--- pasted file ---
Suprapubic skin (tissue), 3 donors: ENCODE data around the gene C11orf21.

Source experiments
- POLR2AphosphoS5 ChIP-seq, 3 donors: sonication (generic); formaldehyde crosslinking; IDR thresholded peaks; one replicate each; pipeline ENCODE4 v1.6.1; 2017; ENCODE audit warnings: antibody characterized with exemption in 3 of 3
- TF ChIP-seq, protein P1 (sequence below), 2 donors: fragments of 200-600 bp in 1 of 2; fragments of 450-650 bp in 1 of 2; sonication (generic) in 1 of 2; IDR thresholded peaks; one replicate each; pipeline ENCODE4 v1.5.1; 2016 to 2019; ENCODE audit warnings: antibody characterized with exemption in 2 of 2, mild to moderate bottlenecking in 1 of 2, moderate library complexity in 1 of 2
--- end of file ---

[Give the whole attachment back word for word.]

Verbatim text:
Suprapubic skin (tissue), 3 donors: ENCODE data around the gene C11orf21.

Source experiments
- POLR2AphosphoS5 ChIP-seq, 3 donors: sonication (generic); formaldehyde crosslinking; IDR thresholded peaks; one replicate each; pipeline ENCODE4 v1.6.1; 2017; ENCODE audit warnings: antibody characterized with exemption in 3 of 3
- TF ChIP-seq, protein P1 (sequence below), 2 donors: fragments of 200-600 bp in 1 of 2; fragments of 450-650 bp in 1 of 2; sonication (generic) in 1 of 2; IDR thresholded peaks; one replicate each; pipeline ENCODE4 v1.5.1; 2016 to 2019; ENCODE audit warnings: antibody characterized with exemption in 2 of 2, mild to moderate bottlenecking in 1 of 2, moderate library complexity in 1 of 2